· In recent weeks, holders of residential investments have been focussing attention on stabilising income and sustaining occupancy within their schemes. With some improvement in supply anticipated as short-term lets convert to longer-term leasing and some other units come available, CBRE believe that the Government are now unlikely to pursue rent control as a policy in the short to medium term.
· Just as in every other sector of the market, transactional activity is expected to fall significantly in this sector during Q2 before picking up from Q3 onwards. A number of transactions that were well advanced are reportedly progressing well. Meanwhile, several sales campaigns have now been put on hold until such time as the sizeable capital that is targetting this sector is in a position to deploy later in the year.
· Despite the challenging economic backdrop, pricing for prime multifamily assets remains stable at 3.75% at this juncture. Indeed, CBRE say that pricing in this sector has for the most part remained stable across Europe in recent weeks with residential generally showing more defensive characteristics than other sectors of the property market. CBRE allude to a possibility of some price softening in due course but say that this will depend on the depth and duration of the current crisis and the extent to which employment & wages and ultimately rents are affected longer term. The property consultants say that we could however see some differential emerging in pricing for stabilised standing stock versus forward commit transactions (which comprised 56% of investment spend in this sector in Q1 2020).
HOTELS & PUBS
· The hotel sector of the economy is one of the most exposed to the current Covid-19 lockdown with a noticeable decline in occupancy in evidence since the second week of March and most hotels now closed. This has inevitably had huge negative repercussions for the hotel property market. While some existing sales mandates are continuing, many hotel sale campaigns have now been put on hold. The sector clearly faces many months of severe disruption.
· CBRE say that it remains to be seen what the impact will be to RevPAR and Occupancy once hotels reopen and markets stabilise, although they believe that domestic business is likely to prove supportive until such time as international tourism and business activity improves once travel restrictions are lifted.
· The property consultants say they are witnessing stronger demand for hotel development projects than standing stock at present, which demonstrates the resilient nature of the hotel sector as well as investor and hotelier confidence of a return to strong trading conditions in due course. Indeed, they say that the recently announced sale of the 187-bed 4-star Clayton Charlemont Hotel in Dublin 2 to German investor DEKA Immobilien in a sale and leaseback transaction with Dalata plc for €65 million provided a welcome boost to the market, signalling underlying confidence in the hotel sector despite the current situation.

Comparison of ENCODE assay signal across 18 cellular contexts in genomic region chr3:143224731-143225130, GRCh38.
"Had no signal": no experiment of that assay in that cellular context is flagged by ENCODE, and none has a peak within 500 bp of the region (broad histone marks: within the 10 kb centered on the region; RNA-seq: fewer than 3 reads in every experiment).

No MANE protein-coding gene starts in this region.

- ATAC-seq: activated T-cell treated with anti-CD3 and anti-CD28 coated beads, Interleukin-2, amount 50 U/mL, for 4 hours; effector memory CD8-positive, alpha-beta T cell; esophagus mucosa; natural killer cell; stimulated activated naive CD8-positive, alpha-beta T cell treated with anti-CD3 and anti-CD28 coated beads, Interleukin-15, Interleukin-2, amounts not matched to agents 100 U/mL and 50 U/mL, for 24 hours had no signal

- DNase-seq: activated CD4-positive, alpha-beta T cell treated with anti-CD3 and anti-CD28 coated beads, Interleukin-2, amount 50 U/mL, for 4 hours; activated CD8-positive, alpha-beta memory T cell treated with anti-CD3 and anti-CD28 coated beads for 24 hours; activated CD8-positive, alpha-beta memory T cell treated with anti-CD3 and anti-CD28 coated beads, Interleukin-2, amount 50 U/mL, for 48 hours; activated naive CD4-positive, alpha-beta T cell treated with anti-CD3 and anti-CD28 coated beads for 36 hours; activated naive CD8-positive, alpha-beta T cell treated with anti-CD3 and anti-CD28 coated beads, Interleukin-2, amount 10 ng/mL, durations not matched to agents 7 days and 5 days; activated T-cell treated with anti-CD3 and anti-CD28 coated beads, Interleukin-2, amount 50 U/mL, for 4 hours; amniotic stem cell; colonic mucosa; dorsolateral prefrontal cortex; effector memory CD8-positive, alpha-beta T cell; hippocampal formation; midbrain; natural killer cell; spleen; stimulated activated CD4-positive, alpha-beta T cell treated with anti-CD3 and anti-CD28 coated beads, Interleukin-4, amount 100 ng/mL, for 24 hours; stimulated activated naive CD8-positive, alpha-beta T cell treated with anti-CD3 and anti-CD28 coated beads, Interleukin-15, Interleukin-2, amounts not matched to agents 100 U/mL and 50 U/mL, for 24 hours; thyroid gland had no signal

· While hoteliers have been appreciative of Government supports including the Wage Subsidy scheme, longer term, the industry will require additional assistance in relation to costs such as VAT, rates and insurance. Similarly, the licensed trade has been particularly badly impacted by Covid-19 restrictions and will require additional supports to enable them to survive until such time as they can safely exit lockdown.
· Transactional activity in the healthcare sector has understandably come to an abrupt halt but CBRE have continued to see strong interest over recent weeks from international investors for opportunities to enter the Irish healthcare market or to expand existing portfolios and expect to see this translate into transactions later in the year.
· Going forward, it is inevitable that the design and configuration of nursing homes will have to adapt to allow for greater social distancing and isolation of patients where necessary.
· There has been good appetite for many of the new office buildings that are at various stages of construction in Cork with particular demand from existing companies looking to expand their operations in the city. In that regard, it is encouraging to see that JCD Group have in recent weeks confirmed lettings to Qualcomm and Sophos at their 23,400m2 Penrose Dock development in the city’s inner Docklands. Qualcomm are to lease approximately 4,645m2 in Building 2, while Sophos are to lease 835m2 in Building 1. They join previously announced tenants such as Varonis, Matheson and Grant Thornton, bringing the scheme to over 65% occupancy.